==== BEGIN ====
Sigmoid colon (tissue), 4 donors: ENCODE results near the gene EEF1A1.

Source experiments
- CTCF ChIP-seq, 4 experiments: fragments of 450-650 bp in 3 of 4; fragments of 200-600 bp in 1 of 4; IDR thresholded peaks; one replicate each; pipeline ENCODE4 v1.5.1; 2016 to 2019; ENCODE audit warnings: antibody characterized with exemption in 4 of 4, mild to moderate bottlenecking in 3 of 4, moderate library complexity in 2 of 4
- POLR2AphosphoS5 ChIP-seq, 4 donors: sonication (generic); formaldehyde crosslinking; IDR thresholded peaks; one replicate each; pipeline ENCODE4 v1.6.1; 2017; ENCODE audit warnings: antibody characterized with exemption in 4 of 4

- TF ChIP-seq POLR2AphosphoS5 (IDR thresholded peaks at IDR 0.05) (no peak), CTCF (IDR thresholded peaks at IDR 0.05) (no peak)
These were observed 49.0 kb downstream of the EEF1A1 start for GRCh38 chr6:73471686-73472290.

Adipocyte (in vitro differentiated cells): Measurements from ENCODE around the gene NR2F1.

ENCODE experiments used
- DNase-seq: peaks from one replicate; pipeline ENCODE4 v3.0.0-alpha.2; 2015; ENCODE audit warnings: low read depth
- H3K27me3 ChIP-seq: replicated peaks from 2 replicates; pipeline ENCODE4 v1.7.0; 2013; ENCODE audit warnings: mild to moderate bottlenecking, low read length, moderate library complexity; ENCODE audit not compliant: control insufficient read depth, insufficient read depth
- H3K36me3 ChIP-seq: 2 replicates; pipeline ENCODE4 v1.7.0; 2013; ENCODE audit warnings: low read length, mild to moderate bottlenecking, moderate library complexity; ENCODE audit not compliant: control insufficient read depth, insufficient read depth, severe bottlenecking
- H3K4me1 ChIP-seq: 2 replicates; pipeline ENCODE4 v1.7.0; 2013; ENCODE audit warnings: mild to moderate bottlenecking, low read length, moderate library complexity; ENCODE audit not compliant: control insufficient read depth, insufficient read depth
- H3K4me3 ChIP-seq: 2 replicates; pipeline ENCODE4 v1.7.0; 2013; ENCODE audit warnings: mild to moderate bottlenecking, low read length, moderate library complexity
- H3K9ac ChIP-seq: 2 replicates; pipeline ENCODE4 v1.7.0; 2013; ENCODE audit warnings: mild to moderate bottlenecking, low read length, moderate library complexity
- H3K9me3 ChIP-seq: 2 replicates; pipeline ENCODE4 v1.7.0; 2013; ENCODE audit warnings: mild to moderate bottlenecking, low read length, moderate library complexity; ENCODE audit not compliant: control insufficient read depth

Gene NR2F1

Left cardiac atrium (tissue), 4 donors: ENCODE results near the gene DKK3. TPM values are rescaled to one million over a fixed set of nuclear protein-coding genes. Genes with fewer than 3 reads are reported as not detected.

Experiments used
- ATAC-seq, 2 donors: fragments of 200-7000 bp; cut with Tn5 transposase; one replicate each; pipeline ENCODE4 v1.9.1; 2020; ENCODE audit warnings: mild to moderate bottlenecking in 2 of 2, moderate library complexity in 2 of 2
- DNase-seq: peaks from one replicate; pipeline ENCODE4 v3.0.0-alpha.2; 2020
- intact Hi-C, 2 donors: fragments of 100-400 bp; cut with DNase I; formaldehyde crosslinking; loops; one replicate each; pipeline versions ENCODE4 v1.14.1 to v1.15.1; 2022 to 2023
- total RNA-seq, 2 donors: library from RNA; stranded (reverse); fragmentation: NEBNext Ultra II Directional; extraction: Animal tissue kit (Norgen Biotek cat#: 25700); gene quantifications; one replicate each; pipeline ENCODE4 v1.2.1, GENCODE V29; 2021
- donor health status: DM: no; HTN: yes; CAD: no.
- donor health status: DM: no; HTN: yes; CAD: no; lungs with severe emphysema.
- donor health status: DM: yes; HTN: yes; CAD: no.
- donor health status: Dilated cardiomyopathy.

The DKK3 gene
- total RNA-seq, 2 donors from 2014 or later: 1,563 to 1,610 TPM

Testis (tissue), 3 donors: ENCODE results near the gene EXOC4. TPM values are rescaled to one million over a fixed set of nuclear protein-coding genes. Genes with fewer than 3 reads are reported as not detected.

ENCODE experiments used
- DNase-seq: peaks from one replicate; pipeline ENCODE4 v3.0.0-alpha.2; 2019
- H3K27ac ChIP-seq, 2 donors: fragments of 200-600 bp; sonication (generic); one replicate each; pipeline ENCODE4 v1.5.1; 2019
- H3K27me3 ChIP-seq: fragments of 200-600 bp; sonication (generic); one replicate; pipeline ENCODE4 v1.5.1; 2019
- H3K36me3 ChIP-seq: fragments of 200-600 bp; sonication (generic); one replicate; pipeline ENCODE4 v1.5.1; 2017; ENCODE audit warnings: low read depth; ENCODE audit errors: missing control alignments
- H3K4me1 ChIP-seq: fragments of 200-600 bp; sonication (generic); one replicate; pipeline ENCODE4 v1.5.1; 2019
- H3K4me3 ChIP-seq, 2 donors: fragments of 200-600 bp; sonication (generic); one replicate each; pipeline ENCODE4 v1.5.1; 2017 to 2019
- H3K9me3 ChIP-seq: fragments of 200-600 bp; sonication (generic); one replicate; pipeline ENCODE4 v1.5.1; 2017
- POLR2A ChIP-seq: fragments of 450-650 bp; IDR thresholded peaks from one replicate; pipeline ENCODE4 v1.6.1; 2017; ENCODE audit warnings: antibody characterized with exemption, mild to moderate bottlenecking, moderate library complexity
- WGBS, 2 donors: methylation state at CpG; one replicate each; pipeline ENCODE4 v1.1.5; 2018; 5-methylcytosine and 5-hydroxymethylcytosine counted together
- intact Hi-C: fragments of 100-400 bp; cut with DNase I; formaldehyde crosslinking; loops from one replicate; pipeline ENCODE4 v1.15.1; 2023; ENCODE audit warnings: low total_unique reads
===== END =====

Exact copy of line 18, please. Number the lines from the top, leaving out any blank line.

Experiments used